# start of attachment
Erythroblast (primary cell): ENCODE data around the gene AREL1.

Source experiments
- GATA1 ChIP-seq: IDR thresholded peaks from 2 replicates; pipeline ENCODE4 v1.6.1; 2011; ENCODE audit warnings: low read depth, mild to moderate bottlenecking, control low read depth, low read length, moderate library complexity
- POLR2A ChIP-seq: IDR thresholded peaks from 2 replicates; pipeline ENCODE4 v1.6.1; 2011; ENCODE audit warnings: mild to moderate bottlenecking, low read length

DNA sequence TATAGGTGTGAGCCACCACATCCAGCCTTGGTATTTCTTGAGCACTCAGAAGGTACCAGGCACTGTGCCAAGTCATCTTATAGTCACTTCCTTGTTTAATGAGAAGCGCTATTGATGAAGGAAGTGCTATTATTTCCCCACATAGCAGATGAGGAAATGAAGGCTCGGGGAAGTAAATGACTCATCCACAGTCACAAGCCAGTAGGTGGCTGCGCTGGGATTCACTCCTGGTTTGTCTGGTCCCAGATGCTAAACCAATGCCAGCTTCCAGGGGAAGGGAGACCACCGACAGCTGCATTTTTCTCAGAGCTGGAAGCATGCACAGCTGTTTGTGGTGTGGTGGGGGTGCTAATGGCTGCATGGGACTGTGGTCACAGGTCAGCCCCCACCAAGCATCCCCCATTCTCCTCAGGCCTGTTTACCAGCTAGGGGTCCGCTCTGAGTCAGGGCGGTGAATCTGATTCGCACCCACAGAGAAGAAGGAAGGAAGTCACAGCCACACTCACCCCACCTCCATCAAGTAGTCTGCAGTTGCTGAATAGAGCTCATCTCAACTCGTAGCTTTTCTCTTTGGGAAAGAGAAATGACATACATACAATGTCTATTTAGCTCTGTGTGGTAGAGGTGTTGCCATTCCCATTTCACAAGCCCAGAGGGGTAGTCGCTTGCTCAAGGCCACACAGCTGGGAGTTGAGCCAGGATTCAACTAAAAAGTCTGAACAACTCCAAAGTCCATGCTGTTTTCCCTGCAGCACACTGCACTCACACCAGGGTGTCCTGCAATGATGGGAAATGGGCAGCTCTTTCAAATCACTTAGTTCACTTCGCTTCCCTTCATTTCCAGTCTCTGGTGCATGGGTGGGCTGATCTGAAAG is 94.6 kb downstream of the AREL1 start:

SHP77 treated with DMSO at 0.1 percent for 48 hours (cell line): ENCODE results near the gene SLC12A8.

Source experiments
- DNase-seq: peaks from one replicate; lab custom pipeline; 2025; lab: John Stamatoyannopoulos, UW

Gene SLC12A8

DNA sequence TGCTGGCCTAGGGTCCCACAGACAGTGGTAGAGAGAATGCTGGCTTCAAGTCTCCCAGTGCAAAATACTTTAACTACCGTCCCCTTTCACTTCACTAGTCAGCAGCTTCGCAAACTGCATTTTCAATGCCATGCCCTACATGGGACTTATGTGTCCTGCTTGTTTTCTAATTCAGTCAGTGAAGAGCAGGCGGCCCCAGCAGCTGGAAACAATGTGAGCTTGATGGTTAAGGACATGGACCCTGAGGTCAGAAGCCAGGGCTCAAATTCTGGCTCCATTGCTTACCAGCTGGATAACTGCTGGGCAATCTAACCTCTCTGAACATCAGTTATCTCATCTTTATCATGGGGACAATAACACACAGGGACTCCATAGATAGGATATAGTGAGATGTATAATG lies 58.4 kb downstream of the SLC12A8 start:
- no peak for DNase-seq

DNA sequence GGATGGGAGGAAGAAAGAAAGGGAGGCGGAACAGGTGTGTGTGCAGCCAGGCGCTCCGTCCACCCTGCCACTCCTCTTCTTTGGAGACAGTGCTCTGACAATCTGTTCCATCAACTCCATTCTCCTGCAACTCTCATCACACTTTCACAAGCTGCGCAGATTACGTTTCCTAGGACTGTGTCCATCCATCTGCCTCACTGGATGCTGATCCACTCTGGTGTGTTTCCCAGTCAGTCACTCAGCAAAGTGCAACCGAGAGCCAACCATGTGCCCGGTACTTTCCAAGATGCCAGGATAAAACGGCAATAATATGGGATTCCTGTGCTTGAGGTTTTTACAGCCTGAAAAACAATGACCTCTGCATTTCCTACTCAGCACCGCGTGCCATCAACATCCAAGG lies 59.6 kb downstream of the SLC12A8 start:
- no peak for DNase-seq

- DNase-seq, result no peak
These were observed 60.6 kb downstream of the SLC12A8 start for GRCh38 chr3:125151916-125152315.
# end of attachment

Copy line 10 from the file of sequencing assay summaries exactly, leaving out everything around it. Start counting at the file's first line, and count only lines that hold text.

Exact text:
DNA sequence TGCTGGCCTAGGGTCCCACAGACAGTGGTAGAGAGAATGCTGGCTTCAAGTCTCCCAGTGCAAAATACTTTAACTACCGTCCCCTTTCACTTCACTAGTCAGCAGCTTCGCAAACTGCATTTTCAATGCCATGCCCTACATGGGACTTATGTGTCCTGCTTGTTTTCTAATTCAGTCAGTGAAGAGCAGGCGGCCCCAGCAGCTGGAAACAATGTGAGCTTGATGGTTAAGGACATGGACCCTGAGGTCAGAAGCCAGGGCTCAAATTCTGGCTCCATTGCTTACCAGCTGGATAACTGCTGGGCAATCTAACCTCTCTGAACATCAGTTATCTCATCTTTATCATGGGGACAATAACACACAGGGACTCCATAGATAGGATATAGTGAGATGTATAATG lies 58.4 kb downstream of the SLC12A8 start: